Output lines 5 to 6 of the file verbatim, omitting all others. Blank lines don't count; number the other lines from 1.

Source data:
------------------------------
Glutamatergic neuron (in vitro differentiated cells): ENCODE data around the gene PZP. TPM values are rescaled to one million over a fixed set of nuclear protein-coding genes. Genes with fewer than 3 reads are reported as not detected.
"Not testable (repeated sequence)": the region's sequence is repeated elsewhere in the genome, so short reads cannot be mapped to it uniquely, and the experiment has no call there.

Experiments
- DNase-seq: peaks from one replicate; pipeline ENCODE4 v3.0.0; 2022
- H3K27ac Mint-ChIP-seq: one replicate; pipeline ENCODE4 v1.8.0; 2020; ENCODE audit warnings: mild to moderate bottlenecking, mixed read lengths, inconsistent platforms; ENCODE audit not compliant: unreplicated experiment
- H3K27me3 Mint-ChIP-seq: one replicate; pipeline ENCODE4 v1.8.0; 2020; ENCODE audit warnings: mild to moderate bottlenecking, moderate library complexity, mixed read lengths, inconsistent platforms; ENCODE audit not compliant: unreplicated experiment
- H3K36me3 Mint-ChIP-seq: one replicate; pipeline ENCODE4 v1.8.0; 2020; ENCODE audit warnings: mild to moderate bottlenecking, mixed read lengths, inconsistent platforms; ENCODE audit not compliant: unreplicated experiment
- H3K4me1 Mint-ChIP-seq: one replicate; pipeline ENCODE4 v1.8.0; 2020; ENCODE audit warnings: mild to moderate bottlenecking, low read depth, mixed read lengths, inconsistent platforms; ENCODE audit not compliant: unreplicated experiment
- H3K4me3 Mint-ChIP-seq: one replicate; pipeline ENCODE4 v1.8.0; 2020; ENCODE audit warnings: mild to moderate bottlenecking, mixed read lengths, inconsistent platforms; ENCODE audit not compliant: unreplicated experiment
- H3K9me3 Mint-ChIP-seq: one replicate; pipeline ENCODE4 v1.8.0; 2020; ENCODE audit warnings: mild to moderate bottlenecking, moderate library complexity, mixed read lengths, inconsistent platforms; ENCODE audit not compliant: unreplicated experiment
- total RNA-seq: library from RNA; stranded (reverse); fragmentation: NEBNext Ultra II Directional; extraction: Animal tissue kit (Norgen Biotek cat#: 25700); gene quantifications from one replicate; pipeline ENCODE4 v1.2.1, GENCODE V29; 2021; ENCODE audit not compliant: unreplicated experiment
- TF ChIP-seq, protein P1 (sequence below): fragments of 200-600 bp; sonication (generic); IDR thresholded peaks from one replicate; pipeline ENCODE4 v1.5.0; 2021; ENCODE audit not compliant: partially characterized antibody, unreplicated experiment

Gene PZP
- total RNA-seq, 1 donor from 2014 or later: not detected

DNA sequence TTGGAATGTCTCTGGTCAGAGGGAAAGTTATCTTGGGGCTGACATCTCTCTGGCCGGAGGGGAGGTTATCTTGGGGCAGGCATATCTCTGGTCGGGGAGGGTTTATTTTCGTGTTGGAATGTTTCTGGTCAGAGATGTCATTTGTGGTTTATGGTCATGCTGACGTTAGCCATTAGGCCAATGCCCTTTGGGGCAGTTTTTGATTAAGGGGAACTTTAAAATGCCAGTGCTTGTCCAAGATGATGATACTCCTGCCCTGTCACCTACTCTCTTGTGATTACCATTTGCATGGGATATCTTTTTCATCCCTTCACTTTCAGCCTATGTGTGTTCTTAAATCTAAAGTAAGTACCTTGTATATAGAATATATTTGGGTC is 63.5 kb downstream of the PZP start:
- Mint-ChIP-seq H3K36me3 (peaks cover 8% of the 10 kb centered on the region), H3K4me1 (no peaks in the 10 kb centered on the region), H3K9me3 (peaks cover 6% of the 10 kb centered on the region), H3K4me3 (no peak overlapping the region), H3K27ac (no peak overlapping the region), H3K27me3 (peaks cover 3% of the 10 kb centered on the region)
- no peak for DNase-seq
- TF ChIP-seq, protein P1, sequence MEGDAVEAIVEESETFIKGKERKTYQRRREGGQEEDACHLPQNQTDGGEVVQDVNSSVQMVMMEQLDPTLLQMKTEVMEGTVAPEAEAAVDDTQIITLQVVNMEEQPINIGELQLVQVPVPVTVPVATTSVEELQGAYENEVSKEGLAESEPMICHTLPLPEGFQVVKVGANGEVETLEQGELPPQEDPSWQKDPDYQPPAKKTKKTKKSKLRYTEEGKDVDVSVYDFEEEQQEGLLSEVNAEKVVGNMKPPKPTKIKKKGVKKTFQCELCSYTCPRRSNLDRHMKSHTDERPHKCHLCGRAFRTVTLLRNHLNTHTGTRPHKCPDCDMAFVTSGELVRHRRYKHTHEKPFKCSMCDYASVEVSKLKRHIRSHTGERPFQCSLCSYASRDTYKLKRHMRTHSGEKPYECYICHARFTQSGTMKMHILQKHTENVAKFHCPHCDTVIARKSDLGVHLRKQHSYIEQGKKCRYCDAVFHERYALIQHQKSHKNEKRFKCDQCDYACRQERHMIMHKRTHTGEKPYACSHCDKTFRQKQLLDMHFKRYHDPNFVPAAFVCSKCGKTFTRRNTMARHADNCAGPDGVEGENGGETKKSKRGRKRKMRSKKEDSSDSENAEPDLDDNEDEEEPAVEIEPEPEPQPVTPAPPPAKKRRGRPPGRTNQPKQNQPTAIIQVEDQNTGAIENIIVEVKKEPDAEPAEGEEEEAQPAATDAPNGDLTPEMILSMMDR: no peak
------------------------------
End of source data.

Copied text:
- H3K27ac Mint-ChIP-seq: one replicate; pipeline ENCODE4 v1.8.0; 2020; ENCODE audit warnings: mild to moderate bottlenecking, mixed read lengths, inconsistent platforms; ENCODE audit not compliant: unreplicated experiment
- H3K27me3 Mint-ChIP-seq: one replicate; pipeline ENCODE4 v1.8.0; 2020; ENCODE audit warnings: mild to moderate bottlenecking, moderate library complexity, mixed read lengths, inconsistent platforms; ENCODE audit not compliant: unreplicated experiment